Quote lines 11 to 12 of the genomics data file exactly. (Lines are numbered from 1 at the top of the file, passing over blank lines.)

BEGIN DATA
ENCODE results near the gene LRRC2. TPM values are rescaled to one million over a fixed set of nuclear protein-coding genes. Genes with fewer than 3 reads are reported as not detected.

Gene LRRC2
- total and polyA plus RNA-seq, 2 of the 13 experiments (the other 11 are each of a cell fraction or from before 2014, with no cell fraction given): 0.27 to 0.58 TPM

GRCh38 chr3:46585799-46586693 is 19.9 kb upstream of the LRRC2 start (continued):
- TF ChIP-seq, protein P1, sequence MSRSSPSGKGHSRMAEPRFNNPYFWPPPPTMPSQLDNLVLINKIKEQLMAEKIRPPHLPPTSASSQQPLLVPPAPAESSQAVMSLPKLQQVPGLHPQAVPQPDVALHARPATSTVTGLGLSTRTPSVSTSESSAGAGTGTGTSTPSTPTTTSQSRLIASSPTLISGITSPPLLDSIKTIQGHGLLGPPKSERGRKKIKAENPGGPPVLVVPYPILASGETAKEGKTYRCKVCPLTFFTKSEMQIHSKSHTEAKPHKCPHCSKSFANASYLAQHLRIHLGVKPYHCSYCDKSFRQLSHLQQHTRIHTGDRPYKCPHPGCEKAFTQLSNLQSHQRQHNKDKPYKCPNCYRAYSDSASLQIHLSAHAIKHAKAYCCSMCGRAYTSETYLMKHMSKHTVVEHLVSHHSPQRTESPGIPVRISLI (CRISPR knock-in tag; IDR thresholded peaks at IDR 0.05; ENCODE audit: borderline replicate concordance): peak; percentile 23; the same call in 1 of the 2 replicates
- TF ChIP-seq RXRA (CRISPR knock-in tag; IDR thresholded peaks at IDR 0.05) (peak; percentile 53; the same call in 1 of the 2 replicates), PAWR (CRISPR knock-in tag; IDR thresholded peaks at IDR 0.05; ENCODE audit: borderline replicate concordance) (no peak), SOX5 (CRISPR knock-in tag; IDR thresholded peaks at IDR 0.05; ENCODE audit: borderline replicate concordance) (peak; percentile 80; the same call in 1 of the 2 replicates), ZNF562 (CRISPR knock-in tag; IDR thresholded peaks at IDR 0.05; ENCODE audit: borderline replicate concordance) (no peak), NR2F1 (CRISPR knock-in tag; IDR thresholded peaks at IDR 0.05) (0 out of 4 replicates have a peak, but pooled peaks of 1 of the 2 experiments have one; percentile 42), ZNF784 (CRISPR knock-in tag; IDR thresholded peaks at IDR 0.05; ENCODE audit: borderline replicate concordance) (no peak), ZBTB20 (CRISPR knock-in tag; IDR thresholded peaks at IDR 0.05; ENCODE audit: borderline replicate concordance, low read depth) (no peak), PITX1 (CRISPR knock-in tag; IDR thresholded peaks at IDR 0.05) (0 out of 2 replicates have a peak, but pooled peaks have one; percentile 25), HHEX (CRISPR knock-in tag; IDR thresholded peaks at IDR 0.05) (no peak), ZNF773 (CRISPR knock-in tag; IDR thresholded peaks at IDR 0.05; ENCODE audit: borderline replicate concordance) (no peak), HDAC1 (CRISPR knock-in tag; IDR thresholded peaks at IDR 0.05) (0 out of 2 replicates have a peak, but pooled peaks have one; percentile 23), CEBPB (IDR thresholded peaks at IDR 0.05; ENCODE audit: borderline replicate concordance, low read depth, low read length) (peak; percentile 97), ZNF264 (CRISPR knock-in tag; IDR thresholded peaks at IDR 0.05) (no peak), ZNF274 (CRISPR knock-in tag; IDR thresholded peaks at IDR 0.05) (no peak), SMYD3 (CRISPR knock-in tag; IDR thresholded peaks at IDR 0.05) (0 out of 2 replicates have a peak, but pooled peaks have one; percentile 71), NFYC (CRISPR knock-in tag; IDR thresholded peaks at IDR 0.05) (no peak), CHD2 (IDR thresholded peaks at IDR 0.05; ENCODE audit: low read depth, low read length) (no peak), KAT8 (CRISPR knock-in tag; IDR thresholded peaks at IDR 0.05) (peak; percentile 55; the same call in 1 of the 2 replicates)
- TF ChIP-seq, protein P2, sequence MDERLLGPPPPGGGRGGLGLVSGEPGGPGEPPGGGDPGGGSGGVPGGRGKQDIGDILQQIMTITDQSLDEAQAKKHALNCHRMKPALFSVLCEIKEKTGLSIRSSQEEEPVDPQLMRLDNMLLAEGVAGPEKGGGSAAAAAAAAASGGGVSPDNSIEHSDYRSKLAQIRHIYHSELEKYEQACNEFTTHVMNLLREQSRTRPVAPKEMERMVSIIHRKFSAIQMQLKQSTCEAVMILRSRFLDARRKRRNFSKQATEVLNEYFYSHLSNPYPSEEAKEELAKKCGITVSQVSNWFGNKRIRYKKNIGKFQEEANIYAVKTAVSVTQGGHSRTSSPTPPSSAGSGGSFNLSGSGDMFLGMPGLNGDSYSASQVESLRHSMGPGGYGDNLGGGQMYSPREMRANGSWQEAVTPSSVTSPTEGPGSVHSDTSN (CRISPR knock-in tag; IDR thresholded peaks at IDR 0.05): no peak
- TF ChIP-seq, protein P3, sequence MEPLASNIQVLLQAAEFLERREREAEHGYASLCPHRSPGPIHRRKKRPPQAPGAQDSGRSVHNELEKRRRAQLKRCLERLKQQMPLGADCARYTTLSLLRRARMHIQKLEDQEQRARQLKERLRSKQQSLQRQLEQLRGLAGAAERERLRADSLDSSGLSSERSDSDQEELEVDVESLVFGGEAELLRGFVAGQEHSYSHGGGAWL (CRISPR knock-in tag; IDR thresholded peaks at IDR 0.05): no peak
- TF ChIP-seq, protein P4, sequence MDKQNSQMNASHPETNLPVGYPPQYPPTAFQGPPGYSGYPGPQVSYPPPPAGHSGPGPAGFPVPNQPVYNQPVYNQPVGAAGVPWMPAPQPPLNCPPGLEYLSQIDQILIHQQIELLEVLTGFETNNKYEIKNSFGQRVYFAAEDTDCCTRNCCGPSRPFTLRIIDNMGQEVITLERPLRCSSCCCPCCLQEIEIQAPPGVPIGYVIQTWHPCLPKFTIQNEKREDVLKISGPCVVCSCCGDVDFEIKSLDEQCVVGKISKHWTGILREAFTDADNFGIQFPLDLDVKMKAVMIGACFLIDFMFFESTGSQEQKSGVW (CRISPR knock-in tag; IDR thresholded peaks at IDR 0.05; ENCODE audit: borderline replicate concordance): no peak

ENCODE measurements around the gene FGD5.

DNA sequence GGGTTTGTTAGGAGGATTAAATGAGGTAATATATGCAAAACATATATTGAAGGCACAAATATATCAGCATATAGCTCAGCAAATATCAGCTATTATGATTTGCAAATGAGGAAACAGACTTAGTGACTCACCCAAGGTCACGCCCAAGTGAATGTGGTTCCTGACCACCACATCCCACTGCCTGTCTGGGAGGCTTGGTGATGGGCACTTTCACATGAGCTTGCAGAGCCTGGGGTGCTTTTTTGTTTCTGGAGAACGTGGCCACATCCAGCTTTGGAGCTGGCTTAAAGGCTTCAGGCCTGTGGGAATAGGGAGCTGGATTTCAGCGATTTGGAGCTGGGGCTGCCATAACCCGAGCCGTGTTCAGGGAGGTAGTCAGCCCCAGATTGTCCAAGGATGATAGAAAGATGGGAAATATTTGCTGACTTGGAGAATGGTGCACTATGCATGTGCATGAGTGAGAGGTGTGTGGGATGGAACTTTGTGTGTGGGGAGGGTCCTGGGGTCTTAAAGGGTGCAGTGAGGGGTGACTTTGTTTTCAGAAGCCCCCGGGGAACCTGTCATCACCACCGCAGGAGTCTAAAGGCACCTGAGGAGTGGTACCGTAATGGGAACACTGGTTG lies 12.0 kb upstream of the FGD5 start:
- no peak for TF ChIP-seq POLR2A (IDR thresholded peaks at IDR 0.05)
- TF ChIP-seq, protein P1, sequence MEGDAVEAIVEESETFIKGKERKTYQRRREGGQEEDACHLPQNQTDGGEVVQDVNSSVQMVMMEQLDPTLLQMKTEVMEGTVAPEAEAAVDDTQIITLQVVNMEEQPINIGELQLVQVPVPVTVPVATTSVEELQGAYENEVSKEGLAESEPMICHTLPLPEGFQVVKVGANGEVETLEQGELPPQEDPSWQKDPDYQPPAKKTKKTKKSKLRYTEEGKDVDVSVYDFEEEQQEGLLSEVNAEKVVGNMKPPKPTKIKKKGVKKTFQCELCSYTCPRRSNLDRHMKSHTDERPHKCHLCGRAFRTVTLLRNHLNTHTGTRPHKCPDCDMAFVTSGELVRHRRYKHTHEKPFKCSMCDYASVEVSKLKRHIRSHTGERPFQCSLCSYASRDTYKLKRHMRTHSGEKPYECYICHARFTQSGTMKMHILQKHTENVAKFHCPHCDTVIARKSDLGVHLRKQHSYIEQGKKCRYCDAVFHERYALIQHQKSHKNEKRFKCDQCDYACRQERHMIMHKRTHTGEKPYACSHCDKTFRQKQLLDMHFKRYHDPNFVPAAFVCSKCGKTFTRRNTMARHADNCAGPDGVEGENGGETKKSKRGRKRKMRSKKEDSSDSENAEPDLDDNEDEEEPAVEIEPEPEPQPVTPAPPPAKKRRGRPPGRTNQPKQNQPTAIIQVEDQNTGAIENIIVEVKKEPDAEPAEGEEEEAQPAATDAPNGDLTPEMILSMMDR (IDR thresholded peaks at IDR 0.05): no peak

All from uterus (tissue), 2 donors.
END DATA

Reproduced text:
DNA sequence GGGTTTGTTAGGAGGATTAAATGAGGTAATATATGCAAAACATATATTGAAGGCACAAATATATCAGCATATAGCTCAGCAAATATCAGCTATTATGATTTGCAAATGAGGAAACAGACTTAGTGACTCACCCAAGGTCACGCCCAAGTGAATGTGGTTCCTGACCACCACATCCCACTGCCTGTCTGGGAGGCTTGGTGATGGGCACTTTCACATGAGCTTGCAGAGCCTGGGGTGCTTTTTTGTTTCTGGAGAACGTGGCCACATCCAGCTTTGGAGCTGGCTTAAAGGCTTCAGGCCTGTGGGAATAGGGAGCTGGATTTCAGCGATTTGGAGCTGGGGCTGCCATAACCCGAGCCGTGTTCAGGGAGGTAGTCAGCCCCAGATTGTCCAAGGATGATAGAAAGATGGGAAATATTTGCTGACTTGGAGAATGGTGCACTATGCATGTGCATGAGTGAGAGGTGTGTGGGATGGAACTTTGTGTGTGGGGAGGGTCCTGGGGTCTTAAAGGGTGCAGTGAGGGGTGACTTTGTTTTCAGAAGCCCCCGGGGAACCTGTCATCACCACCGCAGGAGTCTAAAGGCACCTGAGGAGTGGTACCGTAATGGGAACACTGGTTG lies 12.0 kb upstream of the FGD5 start:
- no peak for TF ChIP-seq POLR2A (IDR thresholded peaks at IDR 0.05)